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Security Drift – The Silent Killer

Security Drift – The Silent Killer

June 09, 2020The Hacker News
Global spending on cybersecurity products and services is predicted to exceed $1 trillion during the period of five years, between 2017 to 2021, with different analysts predicting the Compound Annual Growth Rate (CAGR) at anywhere between 8 to 15%. It is not surprising to see this growth in spending, which is primarily driven by the evolving sophistication and volume of attacks as well as the surmounting costs of a successful data breach. And yet, data breaches continue. The sad news is that about 80% of data breaches can be prevented with basic actions; such as vulnerability assessments, patching, and proper security  configurations . The specific reasons vary; but include staffing and resource issues, lack of expertise to optimize complex, multi-vendor security systems, and a host of other reasons. Whatever the specific cause, the common theme is that security lagged either internal IT changes or changes in the external threat landscape. The phenomenon is well known in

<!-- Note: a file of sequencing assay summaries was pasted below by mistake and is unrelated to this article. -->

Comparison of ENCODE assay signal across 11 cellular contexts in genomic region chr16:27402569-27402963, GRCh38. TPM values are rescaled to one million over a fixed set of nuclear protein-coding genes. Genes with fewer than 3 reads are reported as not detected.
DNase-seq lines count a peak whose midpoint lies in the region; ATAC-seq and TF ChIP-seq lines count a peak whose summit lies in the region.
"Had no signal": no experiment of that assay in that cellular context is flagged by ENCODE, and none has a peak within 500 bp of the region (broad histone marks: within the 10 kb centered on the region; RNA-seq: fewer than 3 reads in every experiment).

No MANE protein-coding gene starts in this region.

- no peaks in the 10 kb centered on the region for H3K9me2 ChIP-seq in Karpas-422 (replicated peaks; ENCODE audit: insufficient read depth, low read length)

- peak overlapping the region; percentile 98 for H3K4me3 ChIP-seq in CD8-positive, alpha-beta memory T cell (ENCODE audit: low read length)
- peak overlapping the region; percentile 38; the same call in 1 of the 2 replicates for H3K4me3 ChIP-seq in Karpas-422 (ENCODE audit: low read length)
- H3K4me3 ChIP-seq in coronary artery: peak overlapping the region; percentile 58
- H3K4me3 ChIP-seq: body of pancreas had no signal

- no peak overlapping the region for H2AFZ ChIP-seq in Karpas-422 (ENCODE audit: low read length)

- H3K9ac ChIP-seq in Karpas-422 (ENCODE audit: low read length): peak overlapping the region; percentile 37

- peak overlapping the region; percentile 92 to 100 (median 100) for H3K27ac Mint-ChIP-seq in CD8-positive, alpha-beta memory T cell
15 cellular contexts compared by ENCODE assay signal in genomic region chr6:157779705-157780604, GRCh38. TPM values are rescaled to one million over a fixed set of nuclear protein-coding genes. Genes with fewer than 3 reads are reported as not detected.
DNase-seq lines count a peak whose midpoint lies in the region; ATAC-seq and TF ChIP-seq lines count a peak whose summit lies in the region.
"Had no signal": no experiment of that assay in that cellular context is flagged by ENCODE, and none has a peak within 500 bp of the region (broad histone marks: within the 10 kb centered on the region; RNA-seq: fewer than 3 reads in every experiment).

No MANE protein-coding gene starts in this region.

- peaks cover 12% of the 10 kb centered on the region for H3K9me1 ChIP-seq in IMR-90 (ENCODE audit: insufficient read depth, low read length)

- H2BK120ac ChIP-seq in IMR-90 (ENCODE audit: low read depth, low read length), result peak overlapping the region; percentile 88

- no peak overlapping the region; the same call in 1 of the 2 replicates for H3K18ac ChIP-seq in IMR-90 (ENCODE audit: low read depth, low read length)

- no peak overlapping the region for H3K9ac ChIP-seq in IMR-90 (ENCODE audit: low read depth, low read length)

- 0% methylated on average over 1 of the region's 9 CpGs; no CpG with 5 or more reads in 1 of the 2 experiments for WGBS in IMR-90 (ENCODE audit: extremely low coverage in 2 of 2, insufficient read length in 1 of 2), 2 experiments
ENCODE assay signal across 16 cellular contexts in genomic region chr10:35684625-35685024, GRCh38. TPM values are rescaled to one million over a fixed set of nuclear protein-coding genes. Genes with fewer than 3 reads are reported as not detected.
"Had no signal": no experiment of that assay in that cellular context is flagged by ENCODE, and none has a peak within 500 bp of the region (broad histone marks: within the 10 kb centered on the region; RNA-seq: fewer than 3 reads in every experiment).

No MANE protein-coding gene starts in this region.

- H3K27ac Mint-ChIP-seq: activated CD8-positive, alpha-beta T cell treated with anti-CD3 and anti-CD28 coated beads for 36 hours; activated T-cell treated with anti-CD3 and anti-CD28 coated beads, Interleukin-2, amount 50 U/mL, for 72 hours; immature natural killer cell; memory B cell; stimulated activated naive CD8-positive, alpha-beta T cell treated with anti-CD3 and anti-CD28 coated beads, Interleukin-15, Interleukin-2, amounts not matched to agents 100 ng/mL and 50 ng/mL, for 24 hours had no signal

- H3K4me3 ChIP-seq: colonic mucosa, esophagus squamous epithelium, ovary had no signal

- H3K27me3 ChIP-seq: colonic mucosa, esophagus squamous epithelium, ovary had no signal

When Time is of the Essence – Testing Controls Against the Latest Threats Faster

When Time is of the Essence – Testing Controls Against the Latest Threats Faster

June 12, 2019The Hacker News
A new threat has hit head the headlines ( Robinhood anyone?), and you need to know if you're protected right now. What do you do? Traditionally, you would have to go with one of the options below. Option 1 – Manually check that IoCs have been updated across your security controls. This would require checking that security controls such as your email gateway, web gateway, and endpoint security have all been updated with the latest threats' indicators of compromise (IoCs) usually published by AV companies who detect the malware binaries first. Option 2 – Create a 'carbon copy' of your network and run the threat's binary on that copy. While safe, IT and security teams may be unaware of certain variations from the real deal. So while the attack simulation is running against an 'ideal' copy, your real network may have undergone inadvertent changes, such as a firewall running in monitoring mode, a patch not being installed on time, and other unintent
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